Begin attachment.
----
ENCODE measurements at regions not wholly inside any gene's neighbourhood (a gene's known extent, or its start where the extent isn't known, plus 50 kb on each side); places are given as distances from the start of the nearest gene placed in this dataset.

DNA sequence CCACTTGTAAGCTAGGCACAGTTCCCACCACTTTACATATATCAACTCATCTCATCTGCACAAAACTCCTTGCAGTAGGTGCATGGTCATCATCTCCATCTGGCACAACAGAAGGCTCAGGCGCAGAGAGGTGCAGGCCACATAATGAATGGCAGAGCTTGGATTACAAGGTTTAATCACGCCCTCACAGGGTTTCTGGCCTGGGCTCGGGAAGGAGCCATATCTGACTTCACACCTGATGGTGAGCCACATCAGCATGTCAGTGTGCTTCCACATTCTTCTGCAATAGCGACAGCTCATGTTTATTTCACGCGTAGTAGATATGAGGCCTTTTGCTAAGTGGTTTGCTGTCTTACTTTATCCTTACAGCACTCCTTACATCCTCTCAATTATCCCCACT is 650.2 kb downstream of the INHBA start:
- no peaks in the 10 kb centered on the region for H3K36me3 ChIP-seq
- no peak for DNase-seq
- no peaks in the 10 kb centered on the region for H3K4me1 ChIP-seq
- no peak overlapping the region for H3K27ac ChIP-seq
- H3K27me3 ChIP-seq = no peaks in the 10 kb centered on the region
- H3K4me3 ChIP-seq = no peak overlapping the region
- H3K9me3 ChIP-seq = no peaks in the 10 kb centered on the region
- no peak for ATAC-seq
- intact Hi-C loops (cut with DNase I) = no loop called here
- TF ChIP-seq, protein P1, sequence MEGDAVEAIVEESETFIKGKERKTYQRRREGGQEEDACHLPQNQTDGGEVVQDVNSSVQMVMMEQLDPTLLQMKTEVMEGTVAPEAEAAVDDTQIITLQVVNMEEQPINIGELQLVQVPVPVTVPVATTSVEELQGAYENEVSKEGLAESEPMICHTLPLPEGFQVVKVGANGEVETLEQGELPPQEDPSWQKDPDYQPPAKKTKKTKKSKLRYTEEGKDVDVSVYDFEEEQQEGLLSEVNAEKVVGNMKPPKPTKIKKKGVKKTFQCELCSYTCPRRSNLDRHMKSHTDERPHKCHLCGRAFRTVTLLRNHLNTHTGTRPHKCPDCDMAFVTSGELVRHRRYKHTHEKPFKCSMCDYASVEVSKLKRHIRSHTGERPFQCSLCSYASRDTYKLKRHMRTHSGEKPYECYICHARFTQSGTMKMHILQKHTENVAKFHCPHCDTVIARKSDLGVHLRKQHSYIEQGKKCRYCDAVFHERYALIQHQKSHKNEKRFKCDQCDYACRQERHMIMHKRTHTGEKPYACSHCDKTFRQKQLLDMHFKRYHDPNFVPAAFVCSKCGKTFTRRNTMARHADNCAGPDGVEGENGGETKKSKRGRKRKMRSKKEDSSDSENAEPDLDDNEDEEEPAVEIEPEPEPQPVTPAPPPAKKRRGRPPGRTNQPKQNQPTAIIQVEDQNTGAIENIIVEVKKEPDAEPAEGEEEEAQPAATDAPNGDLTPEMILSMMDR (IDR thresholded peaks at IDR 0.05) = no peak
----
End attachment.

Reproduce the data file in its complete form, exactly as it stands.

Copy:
ENCODE measurements at regions not wholly inside any gene's neighbourhood (a gene's known extent, or its start where the extent isn't known, plus 50 kb on each side); places are given as distances from the start of the nearest gene placed in this dataset.

DNA sequence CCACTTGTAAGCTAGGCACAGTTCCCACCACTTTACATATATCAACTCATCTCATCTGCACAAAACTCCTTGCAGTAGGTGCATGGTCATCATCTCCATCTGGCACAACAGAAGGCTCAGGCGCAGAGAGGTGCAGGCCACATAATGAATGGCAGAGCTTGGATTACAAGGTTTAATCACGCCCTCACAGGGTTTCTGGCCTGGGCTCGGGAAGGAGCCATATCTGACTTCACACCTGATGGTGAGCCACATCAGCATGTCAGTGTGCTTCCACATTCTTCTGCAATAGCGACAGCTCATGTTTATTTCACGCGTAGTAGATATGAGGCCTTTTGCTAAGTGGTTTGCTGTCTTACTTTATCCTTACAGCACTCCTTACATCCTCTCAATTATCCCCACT is 650.2 kb downstream of the INHBA start:
- no peaks in the 10 kb centered on the region for H3K36me3 ChIP-seq
- no peak for DNase-seq
- no peaks in the 10 kb centered on the region for H3K4me1 ChIP-seq
- no peak overlapping the region for H3K27ac ChIP-seq
- H3K27me3 ChIP-seq = no peaks in the 10 kb centered on the region
- H3K4me3 ChIP-seq = no peak overlapping the region
- H3K9me3 ChIP-seq = no peaks in the 10 kb centered on the region
- no peak for ATAC-seq
- intact Hi-C loops (cut with DNase I) = no loop called here
- TF ChIP-seq, protein P1, sequence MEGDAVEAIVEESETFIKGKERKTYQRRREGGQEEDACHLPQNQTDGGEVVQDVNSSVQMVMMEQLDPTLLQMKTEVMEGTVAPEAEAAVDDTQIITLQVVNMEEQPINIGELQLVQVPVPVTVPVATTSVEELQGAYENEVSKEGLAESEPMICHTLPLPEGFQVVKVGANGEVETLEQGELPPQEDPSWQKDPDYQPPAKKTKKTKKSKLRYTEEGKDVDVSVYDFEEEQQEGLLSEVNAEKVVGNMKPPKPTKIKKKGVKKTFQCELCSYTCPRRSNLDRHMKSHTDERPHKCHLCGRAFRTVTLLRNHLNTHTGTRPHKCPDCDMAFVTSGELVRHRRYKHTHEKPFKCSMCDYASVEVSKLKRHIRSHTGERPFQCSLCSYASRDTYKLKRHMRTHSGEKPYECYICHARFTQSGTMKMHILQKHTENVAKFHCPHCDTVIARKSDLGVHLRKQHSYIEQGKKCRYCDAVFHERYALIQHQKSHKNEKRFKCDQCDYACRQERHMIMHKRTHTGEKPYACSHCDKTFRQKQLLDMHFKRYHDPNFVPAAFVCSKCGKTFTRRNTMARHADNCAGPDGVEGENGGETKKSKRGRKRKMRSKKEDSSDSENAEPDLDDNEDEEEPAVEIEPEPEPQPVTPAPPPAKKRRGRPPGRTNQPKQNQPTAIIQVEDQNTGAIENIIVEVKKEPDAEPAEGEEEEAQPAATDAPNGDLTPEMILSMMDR (IDR thresholded peaks at IDR 0.05) = no peak